Because amino acids are basically the building blocks of tissues, protein has several functions in a dog's body. It's the structural component of connective tissues, as well as hair, skin and nails. But it's also essential for the immune and musculoskeletal systems. Amino acids also provide carbon chains required for making glucose. Protein helps regulate a healthy acid-base balance while comprising enzymes and many hormones in the body.
The average adult dog will need to replace skin and hair constantly, as well as enzymes and other needs. A diet with plenty of protein will help maintain these replacements -- this minimum need for protein is known as a maintenance protein requirement. This also helps explain why growing puppies and pregnant or lactating females need more protein than the average dog -- they need it to grow new tissue or produce milk. Likewise, very active dogs and working dogs need more protein to maintain and build extra muscle.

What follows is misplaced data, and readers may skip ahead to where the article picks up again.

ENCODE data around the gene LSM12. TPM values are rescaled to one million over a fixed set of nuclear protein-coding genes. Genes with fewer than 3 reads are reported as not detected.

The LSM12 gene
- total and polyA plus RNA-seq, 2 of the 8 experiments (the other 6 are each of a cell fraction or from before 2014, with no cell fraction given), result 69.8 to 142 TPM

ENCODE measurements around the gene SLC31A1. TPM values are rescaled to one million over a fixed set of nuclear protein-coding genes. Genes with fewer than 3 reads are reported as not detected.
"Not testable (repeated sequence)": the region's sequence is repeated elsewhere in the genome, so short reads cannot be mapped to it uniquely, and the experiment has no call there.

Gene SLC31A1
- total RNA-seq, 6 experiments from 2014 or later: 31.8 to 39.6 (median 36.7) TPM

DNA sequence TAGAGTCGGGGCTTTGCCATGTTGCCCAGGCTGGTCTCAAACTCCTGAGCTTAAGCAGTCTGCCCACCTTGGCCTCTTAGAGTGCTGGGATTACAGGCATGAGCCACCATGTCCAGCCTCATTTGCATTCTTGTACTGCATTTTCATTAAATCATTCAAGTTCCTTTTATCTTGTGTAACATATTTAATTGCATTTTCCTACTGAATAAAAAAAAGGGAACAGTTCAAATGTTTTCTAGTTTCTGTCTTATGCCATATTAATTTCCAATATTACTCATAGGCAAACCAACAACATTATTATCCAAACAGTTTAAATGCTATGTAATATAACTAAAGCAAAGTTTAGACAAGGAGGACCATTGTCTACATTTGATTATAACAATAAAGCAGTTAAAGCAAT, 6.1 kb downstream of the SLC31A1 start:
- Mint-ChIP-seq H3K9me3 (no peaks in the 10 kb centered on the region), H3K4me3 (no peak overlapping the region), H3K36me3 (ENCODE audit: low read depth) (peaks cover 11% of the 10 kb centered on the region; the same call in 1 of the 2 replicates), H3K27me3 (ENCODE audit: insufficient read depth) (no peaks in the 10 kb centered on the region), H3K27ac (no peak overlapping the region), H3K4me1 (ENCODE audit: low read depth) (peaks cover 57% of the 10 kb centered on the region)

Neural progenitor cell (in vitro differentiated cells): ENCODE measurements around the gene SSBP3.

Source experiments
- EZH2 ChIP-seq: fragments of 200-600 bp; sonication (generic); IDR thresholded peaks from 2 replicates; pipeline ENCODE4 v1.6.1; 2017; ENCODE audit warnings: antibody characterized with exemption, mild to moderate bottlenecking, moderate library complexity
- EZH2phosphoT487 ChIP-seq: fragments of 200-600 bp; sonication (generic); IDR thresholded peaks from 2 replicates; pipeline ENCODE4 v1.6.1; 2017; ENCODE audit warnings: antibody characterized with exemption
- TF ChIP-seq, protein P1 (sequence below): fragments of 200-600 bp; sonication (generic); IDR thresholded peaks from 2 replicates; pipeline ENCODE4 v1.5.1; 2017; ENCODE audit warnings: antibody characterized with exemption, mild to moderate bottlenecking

To complicate the matter a little further, it's important to note that not all protein is created equal. Some protein sources are more digestible than others, and some sources are better at providing all the essential amino acids. Your dog can get by with low-quality protein, but will need to eat more of the food in order to meet its protein needs. The pricier, commercial dog foods usually come with high-quality protein, whereas cheaper dog foods often contain low-quality protein -- something to keep in mind when you're in the dog food aisle.